The minority Shi’a community claims that it faces discrimination, particularly in the area of employment. There are Shi’ites in senior positions, both in private industry and public service. The latter seems rarer, but there are government ministers who are Shi’ite.

 

Migrants

The GCC countries (see below) have collectively come under pressure to address the issues of the abuse of some migrant domestic workers and to reform the ‘kafala’ sponsorship system to meet the standards recommended the by International Labour Organisation’s Domestic Workers’ Convention. There has been some commitment to reform, including a GCC standard contract, and it should be noted that the worst stories from the Arabian Peninsula do not originate in Oman. However, the proposed reforms are regarded as inadequate by human rights organisations.[2]

 

Miscellaneous

In November 2008 the property ownership laws were amended to give women equal rights with men.

 

There is a National Committee for Combating Human Trafficking tasked with proposing new laws. One aspect being addressed is to allow expatriates to keep possession of their passports (rather than have them retained by their employers).

 

Status of key international Human Rights treaties:[3]

Treaty

Status

Covenant on Civil & Political Rights

-

Covenant on Economic, Social and Cultural Rights

-

Convention Against Torture and Other Cruel Inhuman or Degrading Treatment or Punishment

-

Convention on the Elimination of all Forms of Discrimination Against Women

Acceded

Convention on the Rights of the Child

Acceded



[2] Human Rights Watch; 17th November 2013; http://www.hrw.org/news/2013/11/16/proposed-domestic-workers-contract-falls-short; checked 26th February 2014

[3] The intention is to provide a summary of where each country has positioned itself with respect to international law, i.e. to what extent each country has formally undertaken to accept the provisions and standards set. The terms ratified and acceded imply acceptance.

 

Latest Requests

  • Iran: Update on pastor on trial

    Posted on 27th May 2015

    Greetings in the name of Jesus, the Good Shepherd.

    Pastor Victor Bet-Tamraz of Tehran requests prayer for his upcoming trial.
     
    On 26th December 2014 Pastor Victor, a former leader of the Tehran Pentecostal Assyrian Church, was arrested at his home along with guests gathered for a Christmas celebration. Security agents who conducted the raid on his home stated that they were arresting the individuals because they were “participating in an illegal gathering”.
     
    Although most of the guests were released shortly afterwards, Pastor Victor (who is from an Assyrian Christian background) and two other believers, Amin and Kavian (from Muslim backgrounds), were charged with conducting illegal evangelism and taken to Evin Prison where they were kept mainly in solitary confinement until bail conditions were set for their conditional release (Amin on 10th February, Kavian on 17th February and Pastor Victor on 2nd March).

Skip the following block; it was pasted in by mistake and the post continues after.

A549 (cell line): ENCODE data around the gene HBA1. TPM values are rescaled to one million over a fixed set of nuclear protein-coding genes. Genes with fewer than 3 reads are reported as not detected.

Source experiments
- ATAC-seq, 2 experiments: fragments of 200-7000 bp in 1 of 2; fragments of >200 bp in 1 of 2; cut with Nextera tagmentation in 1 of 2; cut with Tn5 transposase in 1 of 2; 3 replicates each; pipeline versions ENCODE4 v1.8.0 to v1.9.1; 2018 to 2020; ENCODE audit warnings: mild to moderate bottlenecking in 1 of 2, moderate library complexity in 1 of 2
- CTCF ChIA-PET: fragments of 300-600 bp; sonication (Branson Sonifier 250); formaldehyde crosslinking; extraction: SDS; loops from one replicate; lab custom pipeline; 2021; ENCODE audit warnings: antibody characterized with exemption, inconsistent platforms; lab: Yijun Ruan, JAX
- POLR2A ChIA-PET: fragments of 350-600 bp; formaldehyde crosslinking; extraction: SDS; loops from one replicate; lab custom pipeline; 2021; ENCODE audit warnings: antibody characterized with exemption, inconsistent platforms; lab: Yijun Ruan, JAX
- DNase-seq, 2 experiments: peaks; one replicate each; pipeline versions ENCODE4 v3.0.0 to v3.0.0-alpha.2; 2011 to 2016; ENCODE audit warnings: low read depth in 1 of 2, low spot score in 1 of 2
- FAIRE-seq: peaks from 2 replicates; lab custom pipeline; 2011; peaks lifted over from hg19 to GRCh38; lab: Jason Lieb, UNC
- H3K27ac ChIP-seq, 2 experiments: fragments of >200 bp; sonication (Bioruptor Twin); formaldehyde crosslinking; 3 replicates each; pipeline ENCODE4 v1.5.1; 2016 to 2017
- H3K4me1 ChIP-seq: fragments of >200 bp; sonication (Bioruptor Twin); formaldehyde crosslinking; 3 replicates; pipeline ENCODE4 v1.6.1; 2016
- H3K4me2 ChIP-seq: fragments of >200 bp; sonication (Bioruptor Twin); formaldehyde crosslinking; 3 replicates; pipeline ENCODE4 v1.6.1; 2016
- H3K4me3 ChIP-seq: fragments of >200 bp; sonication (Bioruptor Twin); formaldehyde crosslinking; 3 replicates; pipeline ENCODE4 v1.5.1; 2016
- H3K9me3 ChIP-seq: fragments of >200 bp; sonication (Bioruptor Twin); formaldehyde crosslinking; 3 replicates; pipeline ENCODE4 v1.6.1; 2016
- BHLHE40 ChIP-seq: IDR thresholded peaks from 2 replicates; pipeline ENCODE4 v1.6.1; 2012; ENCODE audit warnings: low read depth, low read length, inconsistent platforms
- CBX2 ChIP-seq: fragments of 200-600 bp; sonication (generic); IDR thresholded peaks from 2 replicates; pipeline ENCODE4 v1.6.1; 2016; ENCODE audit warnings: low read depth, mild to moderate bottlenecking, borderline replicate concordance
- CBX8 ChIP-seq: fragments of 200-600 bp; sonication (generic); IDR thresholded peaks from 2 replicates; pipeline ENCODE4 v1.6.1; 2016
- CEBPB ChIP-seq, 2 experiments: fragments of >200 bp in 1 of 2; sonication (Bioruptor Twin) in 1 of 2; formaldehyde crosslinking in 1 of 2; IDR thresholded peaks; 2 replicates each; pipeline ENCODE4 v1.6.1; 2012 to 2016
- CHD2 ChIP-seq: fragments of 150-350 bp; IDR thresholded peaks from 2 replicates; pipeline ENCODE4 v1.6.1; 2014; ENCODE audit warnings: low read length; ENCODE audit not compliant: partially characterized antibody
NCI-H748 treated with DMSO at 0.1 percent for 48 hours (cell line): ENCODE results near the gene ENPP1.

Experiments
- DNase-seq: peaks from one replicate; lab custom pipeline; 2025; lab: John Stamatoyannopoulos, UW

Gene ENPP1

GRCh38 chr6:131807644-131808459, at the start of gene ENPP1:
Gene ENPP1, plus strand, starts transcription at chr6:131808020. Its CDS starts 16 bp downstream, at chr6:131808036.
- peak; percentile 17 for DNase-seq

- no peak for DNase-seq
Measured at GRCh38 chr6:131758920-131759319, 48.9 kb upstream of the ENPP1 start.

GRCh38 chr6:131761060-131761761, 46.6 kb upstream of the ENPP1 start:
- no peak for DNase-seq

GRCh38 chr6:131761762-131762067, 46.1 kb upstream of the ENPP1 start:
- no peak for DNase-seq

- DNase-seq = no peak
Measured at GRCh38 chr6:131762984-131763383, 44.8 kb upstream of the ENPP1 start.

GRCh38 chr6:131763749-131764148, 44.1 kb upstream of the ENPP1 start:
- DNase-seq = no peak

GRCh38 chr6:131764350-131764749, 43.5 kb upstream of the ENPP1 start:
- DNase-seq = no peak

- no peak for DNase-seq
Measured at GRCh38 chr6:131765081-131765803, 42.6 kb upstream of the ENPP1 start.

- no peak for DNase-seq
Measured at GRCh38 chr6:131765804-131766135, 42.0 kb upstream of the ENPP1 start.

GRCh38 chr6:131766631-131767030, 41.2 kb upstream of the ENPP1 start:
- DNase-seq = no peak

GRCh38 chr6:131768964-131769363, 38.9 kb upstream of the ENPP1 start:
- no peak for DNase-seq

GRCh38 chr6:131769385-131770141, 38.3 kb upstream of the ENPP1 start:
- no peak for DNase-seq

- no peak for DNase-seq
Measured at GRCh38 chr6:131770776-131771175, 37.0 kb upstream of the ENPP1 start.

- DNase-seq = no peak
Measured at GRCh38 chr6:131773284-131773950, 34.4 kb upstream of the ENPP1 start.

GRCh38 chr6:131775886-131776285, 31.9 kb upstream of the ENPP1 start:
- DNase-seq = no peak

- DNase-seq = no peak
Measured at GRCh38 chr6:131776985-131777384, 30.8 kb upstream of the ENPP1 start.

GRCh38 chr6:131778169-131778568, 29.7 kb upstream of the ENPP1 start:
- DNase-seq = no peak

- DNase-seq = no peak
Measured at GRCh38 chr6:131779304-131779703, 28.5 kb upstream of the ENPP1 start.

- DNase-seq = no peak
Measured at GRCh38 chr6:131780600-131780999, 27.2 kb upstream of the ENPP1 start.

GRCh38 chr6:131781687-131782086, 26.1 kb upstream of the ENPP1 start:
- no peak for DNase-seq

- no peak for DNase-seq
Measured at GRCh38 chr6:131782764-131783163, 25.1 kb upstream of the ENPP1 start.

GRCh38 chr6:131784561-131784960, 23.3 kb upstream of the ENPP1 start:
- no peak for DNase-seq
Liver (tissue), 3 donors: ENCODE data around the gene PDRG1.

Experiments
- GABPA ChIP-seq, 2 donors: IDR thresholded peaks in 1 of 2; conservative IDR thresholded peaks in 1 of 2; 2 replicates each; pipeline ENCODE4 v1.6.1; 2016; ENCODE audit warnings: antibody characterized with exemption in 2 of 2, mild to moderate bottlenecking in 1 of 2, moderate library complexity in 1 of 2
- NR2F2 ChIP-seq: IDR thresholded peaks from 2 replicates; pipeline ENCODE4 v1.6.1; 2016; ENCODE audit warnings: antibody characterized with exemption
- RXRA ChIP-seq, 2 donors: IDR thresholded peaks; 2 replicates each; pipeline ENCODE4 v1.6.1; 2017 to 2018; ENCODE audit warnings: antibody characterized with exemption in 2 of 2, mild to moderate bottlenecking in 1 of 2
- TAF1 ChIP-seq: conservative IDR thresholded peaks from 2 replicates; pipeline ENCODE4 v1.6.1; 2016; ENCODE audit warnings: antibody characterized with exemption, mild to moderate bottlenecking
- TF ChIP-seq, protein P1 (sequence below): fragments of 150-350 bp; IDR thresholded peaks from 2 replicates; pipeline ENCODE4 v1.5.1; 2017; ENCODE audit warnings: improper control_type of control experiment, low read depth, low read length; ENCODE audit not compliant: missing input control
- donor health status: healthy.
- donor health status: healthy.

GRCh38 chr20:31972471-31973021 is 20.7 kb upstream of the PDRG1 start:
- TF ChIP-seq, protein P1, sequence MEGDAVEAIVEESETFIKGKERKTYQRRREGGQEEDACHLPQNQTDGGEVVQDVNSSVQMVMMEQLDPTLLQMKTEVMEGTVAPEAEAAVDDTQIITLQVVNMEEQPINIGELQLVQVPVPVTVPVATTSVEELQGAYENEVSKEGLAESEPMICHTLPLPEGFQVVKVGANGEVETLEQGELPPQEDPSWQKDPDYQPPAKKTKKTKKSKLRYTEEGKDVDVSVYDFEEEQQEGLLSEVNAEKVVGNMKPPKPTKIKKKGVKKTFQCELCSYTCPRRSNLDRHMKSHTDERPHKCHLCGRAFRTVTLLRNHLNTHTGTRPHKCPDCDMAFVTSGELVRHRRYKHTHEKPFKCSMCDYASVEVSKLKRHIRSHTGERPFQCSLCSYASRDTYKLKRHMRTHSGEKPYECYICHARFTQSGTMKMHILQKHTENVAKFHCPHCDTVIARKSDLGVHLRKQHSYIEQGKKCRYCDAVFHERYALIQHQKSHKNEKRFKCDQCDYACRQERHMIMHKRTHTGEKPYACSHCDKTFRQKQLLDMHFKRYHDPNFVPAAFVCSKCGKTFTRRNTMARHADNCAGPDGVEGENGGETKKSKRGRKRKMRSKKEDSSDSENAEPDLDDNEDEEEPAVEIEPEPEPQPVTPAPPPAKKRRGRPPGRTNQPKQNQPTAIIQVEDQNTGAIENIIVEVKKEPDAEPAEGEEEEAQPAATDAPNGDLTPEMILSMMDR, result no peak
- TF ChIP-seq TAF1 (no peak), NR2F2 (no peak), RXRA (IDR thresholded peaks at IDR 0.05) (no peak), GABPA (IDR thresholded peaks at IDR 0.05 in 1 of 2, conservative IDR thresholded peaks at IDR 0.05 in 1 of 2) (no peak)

Pastor Victor is expected to be summoned to court soon for his case to be heard.

    Pastor Victor has experienced difficulty in finding a lawyer willing to act as his defence counsel. Some lawyers have experienced a backlash after representing Christians in court and Victor is well-known as the former pastor of Shahr-Ara Assyrian Pentecostal Church, ministering until the church was shut on the orders of the Ministry of Interior in March 2009.

    Pastor Victor requests prayer that:
    a. a suitable lawyer will be willing to defend him in court
    b. the judge who will review his case will be someone who fears God
    c. Pastor Victor and his family will be able to continue in faith and strength and have wisdom and patience
    d. God will protect them as they carry on His work


    May be circulated to general mailing lists and outside organisations, and quoted from freely in reports citing "Middle East Concern" as the source of the information.



     
  • Sudan: Update on pastors on trial

    Posted on 19th May 2015

     

    Greetings in the name of Jesus, Prince of Peace. 


    On 13th May MEC requested prayer for two South Sudanese pastors on trial in Khartoum, Pastor Michael Yat (49) and Pastor Peter Yen Reith (36).

    Pastor Yat and Pastor Reith were detained in Khartoum by Sudan's National Intelligence and Security Service (NISS) on 14th December 2014 and 11th January 2015 respectively. They have been charged with a range of criminal offences. These include crimes against the State which are punishable by death, a life sentence or lesser detention and confiscation of property.

    A court hearing took place today (19th May) from 10am to 3pm local time.

    A representative from the NISS was present and the prosecutor began to make his case. The prosecutor did not finish and will continue to present his evidence at the next hearing. Afterwards the defence lawyer will have an opportunity to present his case.

    The defence lawyer believes there is no real evidence against the two pastors for any of the charges. He also believes that the sole reason for the court case is the two pastors' exercise of their Christian faith.

    The next hearing is scheduled for 31st May 2015.

    Christians in Sudan ask us to pray:
    a. that Pastors Yat and Reith and their families will know the Lord's peace and protection
    b. that the next hearing will be held as scheduled and that all charges will be dropped
    c. that church leaders across Sudan will know the Lord's guiding wisdom in the face of the continuing pressures against them
    d. that all officials involved will love mercy, act justly, learn about Jesus and choose to follow Him 

     

    May be circulated to general mailing lists, outside organisations, and quoted from freely in reports citing "Middle East Concern" as the source of the information.